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Go Further Partnership Reaches More Than One Million Women Living with HIV with First-Time Cervical Cancer Screenings
PEPFAR, the Bush Institute, UNAIDS, and Merck aim to end AIDS and cervical cancer in Sub-Saharan Africa within a generation through an innovative public-private partnership
DALLAS—Today, on World AIDS Day, Go Further partners announced that the U.S. President’s Emergency Plan for AIDS Relief (PEPFAR) has conducted first-time cervical cancer screenings for 1,330,809 women living with HIV through the Go Further partnership. The partnership is focused on reducing new cervical cancer cases by 95% among women at highest risk for aggressive cervical cancer –the estimated 7.1 million women living with HIV who reside in twelve of the highest-burden African countries.
“I congratulate the PEPFAR teams in the Go Further countries, the governments prioritizing this work, and especially the brave women who face HIV and cervical cancer on reaching this milestone,” said President George W. Bush in a video message released this morning. “I am proud that the Bush Institute’s Go Further partnership with PEPFAR, UNAIDS, and Merck is ensuring women living with HIV have a bright and hopeful future.”
Launched in May 2018, Go Further is an innovative public-private partnership between PEPFAR, the George W. Bush Institute, UNAIDS, and Merck. For maximum impact, the partnership focuses on reaching women living with HIV in countries with among the highest HIV prevalence and cervical cancer incidence rates in the world.
“PEPFAR remains deeply committed to improving the health and wellbeing of women living with HIV,” said Ambassador Birx, M.D., United States Global AIDS Coordinator and Special Representative for Global Health Diplomacy. “Go Further sends a powerful message that to save a woman from HIV means walking with her, at every stage of her life, to ensure she survives.”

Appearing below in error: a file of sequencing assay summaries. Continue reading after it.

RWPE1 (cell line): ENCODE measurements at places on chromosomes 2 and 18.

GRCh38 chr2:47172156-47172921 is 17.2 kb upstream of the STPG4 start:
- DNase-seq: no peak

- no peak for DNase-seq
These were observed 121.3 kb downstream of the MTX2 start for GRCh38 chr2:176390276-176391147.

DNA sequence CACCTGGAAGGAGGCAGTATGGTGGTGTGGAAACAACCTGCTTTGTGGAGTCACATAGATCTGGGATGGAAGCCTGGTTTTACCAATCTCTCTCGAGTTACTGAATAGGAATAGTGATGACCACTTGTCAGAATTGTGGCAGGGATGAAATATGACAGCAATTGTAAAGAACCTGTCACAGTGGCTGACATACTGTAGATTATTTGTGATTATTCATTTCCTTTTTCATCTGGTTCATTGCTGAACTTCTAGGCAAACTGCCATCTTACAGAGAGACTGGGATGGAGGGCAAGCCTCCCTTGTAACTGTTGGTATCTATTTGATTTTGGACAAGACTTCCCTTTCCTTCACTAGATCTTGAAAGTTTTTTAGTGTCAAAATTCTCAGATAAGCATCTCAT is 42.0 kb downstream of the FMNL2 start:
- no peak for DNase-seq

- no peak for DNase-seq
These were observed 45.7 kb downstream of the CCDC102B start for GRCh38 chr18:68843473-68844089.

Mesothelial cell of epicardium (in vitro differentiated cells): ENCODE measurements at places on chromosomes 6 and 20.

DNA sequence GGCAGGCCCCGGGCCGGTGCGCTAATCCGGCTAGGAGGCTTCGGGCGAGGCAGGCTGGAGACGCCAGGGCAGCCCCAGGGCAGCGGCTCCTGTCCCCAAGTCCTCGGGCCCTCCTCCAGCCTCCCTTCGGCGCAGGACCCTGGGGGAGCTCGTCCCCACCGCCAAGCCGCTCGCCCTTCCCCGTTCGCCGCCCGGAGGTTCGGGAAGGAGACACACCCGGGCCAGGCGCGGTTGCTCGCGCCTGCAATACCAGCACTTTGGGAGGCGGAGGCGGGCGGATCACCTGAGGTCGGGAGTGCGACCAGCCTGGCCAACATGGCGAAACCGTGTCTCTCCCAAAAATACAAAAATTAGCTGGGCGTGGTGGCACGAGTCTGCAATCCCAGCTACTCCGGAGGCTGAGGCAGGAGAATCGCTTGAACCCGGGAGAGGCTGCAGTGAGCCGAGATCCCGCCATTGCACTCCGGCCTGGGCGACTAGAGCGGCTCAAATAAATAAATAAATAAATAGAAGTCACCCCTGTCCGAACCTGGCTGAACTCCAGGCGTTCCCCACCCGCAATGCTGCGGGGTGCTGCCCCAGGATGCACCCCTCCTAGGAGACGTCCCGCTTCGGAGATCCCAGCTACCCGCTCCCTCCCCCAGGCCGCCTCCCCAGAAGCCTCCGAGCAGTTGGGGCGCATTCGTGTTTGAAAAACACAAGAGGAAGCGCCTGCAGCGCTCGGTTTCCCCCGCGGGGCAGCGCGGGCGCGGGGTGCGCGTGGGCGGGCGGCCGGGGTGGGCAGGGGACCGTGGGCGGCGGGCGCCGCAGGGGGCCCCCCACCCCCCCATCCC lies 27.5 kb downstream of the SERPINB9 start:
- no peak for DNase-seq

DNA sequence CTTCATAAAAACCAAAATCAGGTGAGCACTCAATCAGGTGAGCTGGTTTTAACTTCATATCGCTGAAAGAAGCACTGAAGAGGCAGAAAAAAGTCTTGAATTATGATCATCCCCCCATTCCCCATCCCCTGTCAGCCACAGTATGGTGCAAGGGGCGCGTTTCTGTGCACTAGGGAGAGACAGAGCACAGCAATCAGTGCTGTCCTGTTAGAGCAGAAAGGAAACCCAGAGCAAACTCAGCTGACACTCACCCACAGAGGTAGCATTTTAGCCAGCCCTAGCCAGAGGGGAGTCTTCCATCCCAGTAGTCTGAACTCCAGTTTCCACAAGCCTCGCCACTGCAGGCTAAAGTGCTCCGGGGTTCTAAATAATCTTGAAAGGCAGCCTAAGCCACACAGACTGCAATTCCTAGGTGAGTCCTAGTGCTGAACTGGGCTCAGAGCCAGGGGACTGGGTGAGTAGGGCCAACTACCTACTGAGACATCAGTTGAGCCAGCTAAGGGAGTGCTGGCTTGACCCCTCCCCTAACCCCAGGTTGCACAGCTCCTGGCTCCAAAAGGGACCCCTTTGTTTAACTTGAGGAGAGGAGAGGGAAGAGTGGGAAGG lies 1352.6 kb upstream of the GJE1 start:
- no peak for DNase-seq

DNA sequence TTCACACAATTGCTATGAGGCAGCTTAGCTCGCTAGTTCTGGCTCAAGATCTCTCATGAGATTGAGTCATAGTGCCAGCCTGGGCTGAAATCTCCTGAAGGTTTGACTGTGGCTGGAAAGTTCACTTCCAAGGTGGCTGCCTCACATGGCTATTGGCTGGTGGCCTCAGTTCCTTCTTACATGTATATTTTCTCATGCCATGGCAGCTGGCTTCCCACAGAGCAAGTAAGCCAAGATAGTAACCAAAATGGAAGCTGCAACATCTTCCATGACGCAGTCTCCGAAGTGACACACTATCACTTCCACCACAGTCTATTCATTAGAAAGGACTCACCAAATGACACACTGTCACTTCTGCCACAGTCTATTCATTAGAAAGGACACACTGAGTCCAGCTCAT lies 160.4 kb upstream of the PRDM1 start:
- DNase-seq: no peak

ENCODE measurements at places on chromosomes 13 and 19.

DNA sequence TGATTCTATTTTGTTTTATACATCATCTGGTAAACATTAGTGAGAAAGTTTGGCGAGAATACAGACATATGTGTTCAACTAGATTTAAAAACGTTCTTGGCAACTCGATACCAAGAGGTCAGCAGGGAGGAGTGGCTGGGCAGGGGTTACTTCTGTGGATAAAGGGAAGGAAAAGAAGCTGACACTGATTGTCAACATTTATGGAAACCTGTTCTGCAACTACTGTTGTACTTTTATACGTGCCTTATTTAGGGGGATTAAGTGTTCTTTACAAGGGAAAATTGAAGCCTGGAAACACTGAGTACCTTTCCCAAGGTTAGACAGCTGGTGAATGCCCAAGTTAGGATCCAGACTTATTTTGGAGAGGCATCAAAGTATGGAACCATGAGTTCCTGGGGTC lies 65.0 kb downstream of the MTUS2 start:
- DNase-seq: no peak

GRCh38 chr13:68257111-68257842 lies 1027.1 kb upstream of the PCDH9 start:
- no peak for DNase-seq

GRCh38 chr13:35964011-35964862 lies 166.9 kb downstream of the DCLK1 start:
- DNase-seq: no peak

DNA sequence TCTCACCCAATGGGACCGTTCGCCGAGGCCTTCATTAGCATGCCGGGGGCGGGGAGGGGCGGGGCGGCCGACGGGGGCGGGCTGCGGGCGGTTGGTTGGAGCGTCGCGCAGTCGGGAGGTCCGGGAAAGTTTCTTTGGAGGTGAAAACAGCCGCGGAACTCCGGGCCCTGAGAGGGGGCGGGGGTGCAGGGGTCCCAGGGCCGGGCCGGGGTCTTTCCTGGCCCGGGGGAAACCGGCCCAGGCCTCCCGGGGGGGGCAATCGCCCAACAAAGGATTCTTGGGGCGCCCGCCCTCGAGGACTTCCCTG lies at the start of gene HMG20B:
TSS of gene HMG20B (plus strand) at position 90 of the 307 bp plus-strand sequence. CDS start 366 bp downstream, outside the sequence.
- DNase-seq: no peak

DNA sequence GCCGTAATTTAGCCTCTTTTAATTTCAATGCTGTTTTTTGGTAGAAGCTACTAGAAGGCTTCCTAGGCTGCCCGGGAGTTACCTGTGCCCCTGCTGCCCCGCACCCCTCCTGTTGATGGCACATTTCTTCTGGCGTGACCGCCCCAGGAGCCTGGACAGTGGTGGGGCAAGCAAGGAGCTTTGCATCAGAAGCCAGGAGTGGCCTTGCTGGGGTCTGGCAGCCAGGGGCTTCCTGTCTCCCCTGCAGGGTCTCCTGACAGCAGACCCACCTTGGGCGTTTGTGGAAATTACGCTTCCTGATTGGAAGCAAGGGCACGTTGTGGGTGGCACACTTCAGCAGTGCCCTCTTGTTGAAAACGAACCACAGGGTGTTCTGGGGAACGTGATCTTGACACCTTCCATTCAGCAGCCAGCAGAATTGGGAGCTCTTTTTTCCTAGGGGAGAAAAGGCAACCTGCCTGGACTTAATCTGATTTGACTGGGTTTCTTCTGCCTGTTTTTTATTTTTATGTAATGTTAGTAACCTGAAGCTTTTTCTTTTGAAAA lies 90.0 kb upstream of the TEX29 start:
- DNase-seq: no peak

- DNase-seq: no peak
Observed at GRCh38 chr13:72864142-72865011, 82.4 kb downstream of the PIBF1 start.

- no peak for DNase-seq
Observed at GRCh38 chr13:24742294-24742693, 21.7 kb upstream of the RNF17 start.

Go Further began working in eight countries (Botswana, Eswatini, Lesotho, Malawi, Mozambique, Namibia, Zambia, and Zimbabwe) to support cervical cancer screening and the treatment of precancerous lesions. This fall, Go Further has expanded services to four additional countries: Ethiopia, Kenya, Tanzania, and Uganda. PEPFAR has nearly doubled funding to Go Further for fiscal year 2021 and has committed $93 million over three years to the partnership.
An estimated 100,000 women are diagnosed annually with cervical cancer in Sub-Saharan Africa. Without treatment, 62% of these women would be expected to die from the disease.
Additionally, women living with HIV are six times more likely to develop invasive cervical cancer. To address these risks, Go Further is expanding the availability of vital cervical cancer screening, and providing treatment for precancerous lesions to women at higher risk of developing cervical cancer. With minimal additional investment, these low-cost interventions can save millions of lives and help secure global gains against HIV/AIDS.
“Partnerships like Go Further show that when we come together, we can save millions of women’s lives,” said Winnie Byanyima, Executive Director of UNAIDS. “By engaging with communities of women and integrating cervical cancer screening and treatment into existing HIV platforms – like the HIV treatment programmes led by PEPFAR—we can uphold millions of women’s right to health and end AIDS and cervical cancer in Africa.”
“Partnerships for impact matter,” said Carmen Villar, Vice President, Social Business Innovation, Merck. “Today’s announcement that over 1 million HIV positive women in Sub-Saharan Africa have been screened for cervical cancer since the Go Further partnership began is a significant demonstration of what can be accomplished with a collective commitment to women’s health”
The Go Further strategy builds on seven years of collaboration between PEPFAR and the Bush Institute and evolves the partnership to save more lives.